Natural gas still hasn't caught on as a fuel for private passenger vehicles, but it's finding more success in commercial applications.

The selection of natural-gas commercial vehicles is becoming wider, and using the fuel in fleets makes more sense from an environmental-impact standpoint than it does for individual cars. One company catering to this market is Mack Trucks, which announced that the natural-gas versions of its Pinnacle series trucks will get a handful of updates this year.

These include a new Eaton UltraShift Plus automated transmission and Wingman Advanced safety system.

The latter is essentially an adaptive cruise control system--commonplace in cars, but fairly new to big trucks--that can automatically keep a set following distance by reducing throttle or engaging the engine retarder and brakes. All natural-gas Mack Pinnacle models use a Cummins Westport ISX12 G engine that can run on either compressed natural gas (CNG) or liquefied natural gas (LNG).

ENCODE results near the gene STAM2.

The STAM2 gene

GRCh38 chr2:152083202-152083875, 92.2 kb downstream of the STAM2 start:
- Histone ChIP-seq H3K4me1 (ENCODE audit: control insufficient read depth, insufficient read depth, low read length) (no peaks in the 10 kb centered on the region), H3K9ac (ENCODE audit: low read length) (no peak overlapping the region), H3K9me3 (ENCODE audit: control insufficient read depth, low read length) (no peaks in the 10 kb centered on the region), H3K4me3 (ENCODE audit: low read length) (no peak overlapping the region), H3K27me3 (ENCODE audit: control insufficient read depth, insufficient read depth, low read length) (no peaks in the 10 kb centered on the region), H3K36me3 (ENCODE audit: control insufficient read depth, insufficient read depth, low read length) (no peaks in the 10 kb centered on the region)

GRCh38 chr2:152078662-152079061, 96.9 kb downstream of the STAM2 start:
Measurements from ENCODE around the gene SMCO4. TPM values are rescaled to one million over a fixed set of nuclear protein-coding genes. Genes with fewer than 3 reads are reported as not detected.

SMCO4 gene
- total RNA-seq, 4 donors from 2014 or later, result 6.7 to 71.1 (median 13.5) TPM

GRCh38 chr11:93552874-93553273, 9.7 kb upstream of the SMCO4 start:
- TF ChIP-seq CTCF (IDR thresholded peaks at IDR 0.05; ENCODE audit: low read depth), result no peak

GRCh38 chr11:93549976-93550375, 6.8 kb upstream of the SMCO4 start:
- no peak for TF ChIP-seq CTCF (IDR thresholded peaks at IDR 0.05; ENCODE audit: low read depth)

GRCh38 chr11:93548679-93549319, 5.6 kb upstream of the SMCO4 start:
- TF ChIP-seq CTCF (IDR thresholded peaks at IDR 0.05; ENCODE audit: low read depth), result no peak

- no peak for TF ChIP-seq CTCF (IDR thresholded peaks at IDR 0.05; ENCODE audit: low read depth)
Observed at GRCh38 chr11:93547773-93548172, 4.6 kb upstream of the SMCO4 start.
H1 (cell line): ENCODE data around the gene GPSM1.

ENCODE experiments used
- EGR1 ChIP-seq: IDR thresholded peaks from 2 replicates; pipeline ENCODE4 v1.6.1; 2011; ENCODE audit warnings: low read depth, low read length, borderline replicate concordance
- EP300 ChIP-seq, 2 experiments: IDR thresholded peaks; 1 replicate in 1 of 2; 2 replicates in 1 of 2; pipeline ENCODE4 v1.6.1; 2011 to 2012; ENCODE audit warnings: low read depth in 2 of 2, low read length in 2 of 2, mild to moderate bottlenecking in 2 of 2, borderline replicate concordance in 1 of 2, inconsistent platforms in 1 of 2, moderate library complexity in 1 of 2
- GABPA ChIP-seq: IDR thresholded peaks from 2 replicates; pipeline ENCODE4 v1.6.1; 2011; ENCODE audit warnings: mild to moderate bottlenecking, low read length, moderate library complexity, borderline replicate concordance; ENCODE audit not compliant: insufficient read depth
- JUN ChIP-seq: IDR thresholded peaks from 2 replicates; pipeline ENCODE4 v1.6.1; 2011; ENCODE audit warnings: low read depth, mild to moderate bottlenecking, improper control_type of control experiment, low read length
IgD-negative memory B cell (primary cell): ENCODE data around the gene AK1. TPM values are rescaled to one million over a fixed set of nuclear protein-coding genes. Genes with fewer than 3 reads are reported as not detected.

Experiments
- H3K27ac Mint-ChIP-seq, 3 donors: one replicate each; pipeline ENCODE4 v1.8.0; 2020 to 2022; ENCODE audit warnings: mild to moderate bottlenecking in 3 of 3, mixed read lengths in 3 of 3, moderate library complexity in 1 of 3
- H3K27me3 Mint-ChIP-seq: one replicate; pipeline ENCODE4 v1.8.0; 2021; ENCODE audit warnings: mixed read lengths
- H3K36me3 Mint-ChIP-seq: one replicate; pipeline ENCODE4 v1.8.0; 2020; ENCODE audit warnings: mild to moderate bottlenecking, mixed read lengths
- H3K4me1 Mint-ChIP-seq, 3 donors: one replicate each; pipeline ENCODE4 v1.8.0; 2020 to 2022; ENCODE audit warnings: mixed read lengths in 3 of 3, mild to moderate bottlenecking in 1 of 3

The two fuels are somewhat different. LNG's liquid state is denser and makes it easier to transport, but CNG is generally cheaper, more widely available, and doesn't need to be kept at low temperature like LNG. Sales of natural-gas trucks have risen lately, but the economics of the trucking industry still keep them from being widely adopted.

While natural gas is typically much cheaper than diesels, the trucks themselves are more expensive to start out with--sometimes by as much as a third over a comparable diesel-powered semi tractor.